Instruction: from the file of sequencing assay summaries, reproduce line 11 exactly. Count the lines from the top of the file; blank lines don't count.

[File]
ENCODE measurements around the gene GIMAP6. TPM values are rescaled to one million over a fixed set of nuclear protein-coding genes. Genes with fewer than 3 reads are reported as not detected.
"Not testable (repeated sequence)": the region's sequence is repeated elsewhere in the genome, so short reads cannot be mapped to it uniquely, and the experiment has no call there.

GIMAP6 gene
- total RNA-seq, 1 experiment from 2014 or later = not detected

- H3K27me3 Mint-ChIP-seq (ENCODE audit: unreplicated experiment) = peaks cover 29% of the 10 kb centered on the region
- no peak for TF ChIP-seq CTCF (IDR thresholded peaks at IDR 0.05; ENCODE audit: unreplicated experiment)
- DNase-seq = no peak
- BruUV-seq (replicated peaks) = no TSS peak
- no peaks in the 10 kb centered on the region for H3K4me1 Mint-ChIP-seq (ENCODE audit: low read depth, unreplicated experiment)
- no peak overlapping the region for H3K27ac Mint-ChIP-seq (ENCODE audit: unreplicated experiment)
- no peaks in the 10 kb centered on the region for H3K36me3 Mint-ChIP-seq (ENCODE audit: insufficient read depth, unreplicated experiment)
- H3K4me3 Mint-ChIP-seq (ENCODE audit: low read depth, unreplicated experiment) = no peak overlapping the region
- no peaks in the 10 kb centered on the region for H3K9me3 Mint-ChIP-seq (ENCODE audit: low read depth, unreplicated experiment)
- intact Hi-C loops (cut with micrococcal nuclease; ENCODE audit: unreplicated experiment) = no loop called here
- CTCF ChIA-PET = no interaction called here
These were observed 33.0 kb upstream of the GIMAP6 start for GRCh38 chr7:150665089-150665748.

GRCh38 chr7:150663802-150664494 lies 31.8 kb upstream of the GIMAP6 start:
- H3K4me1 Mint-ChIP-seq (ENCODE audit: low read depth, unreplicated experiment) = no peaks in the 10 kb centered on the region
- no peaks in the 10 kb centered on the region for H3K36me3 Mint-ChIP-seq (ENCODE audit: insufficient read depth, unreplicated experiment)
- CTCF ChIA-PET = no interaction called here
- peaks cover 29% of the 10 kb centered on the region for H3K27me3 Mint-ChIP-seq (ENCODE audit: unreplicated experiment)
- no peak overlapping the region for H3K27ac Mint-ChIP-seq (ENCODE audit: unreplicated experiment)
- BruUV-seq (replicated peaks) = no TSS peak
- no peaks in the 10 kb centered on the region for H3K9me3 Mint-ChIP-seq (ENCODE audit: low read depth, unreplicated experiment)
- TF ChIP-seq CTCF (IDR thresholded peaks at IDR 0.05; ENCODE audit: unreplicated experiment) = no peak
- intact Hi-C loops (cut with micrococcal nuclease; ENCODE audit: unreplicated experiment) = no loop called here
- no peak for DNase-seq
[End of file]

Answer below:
- no peaks in the 10 kb centered on the region for H3K36me3 Mint-ChIP-seq (ENCODE audit: insufficient read depth, unreplicated experiment)